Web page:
In the joints with surgically induced OA, more genes were significantly up-regulated in older mice (n = 421) compared to younger mice (n = 72), potentially indicating a more active disease process. Genes with increased expression in OA joints of older mice included extracellular matrix genes, such as those for aggrecan and type II collagen, the expression of which decreased with age in the sham-operated controls. DAVID analysis and IPA of the relatively smaller set of genes that were up-regulated in younger (but not older) mice with OA identified significant annotations for immune response genes and B cell signaling, while these annotations were found in genes expressed in the sham-operated joints of older mice. Genes with muscle-related annotations and genes involved in calcium signaling were more often down-regulated in the younger mice with OA, while these genes were up-regulated in DMM-operated joints of older mice. Because we did not include muscle in the tissue used for RNA isolation, muscle-related genes are most likely being expressed by other tissues including cartilage, as previous studies have noted chondrocyte expression of genes such as that for α-smooth muscle actin (30).
A unique aspect of the present study was that the RNA isolated for microarray analysis was extracted from the multiple tissues that make up the joint rather than from a single tissue. Although this approach might be less sensitive in detecting genes that were up- or down-regulated in a single tissue and might limit the ability to determine which particular tissue contributed to expression of a specific gene, it has the advantage of allowing discovery of genes that are more globally involved in the OA process. Despite the potential limitations, the genes for aggrecan, link protein, and type II collagen, primarily expressed in articular cartilage and in the inner zone of the meniscus, were detected on the arrays as being up-regulated in DMM-operated joints of older mice, even though cartilage and meniscus loss was greater in these mice than in the younger mice.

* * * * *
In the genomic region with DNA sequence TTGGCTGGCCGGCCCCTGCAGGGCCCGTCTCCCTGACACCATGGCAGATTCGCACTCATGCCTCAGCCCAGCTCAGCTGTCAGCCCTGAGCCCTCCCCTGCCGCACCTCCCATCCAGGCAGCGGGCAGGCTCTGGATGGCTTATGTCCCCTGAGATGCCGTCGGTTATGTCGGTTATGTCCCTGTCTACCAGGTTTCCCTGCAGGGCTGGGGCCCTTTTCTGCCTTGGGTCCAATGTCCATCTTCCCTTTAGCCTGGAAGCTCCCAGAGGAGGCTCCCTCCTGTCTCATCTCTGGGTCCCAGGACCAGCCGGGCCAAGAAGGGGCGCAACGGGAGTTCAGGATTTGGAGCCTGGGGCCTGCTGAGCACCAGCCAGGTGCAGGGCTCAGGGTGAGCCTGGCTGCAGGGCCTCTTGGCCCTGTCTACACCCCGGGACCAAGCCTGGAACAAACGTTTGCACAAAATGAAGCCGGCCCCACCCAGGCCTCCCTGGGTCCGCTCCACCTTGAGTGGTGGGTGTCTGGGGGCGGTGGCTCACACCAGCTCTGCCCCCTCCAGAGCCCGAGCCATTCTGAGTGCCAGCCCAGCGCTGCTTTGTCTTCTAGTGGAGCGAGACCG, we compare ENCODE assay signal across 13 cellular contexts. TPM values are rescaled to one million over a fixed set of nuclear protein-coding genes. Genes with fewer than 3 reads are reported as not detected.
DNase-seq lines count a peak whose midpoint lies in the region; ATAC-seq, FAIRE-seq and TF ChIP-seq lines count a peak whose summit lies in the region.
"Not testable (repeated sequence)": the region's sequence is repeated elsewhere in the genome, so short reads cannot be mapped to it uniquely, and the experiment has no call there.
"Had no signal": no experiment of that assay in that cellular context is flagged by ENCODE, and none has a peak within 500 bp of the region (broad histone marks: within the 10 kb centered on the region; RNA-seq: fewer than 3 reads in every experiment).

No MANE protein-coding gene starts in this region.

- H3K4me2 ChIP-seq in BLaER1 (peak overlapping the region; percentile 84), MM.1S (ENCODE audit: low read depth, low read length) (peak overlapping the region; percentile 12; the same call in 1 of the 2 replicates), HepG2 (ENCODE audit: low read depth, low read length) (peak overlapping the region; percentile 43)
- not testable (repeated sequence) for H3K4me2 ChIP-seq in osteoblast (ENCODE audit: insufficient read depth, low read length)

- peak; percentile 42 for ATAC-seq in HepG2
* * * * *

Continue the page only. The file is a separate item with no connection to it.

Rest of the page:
Periostin was up-regulated in DMM-operated joints of older but not younger mice. Periostin is a vitamin K–dependent (Gla-containing) protein produced by osteoblasts and also found in the periosteum (31). We confirmed its presence in periosteum and osteoblasts and in addition found that it was present in the cartilage matrix and in low numbers of chondrocytes. Periostin appears to play a role in diverse processes including tooth development (32), cancer metastasis (33), and tissue repair after injury, such as repair of heart tissue after a myocardial infarction (34). Likewise, secreted Frizzled-related protein 2, which can augment Wnt3a signaling (35) and whose gene expression was increased in DMM-operated joints from older mice, has also been shown to be involved in myocardial repair (36). The increased expression of these and other genes involved in extracellular matrix formation and tissue repair indicates an active repair response in the knee joints of the older mice.
IL-33 was found to be up-regulated in the DMM-operated joints of younger but not older mice, although its expression was higher in sham-operated joints of older mice than in sham-operated joints of younger mice. IL-33 is a member of the IL-1 superfamily and is thought to serve as an alarmin in a number of inflammatory diseases, including RA (for review, see ref.37), but, to our knowledge, it has not been reported to be up-regulated in OA. In RA, IL-33 was found in synovial tissue; however, it can also be expressed by osteoblasts, where it is thought to inhibit bone resorption (38). We found that although IL-33 is fairly widely distributed in joint tissues, there was strong and consistent positive immunostaining for IL-33 in articular and growth plate chondrocytes and meniscal cells, suggesting that it may function in these tissues as well.
The 55 genes that were similarly expressed in DMM-operated knees relative to sham-operated knees of younger and older mice were involved in extracellular matrix remodeling and included up-regulated genes involved in matrix degradation, such as those for MMP-2, MMP-3, and HtrA serine peptidase 1. Although not as extensively studied as the MMPs, several serine proteases, including HtrA serine peptidase 1, have been shown to be increased in human OA cartilage (39). HtrA serine peptidase 1 has been implicated in degradation of fibronectin (40) and aggrecan (21) and was also found by others to be increased in the cartilage of mice 8 weeks after DMM surgery (41). In addition, HtrA serine peptidase 1 was a prominent protease found in a proteomic analysis of human OA cartilage (42). CCL21 is a novel chemokine gene found to have increased expression in DMM-operated joints of both young and old mice; it was found by immunostaining to be localized to chondrocytes and meniscal cells and the growth plate matrix. CCL21 is a ligand for CCR7, the gene for which was also increased in DMM-operated joints of young mice and in sham-operated control joints of older mice. A recent study demonstrated elevated levels of CCL21 in both RA and OA synovial fluid, with higher levels in RA synovial fluid, compared to those in normal controls (43).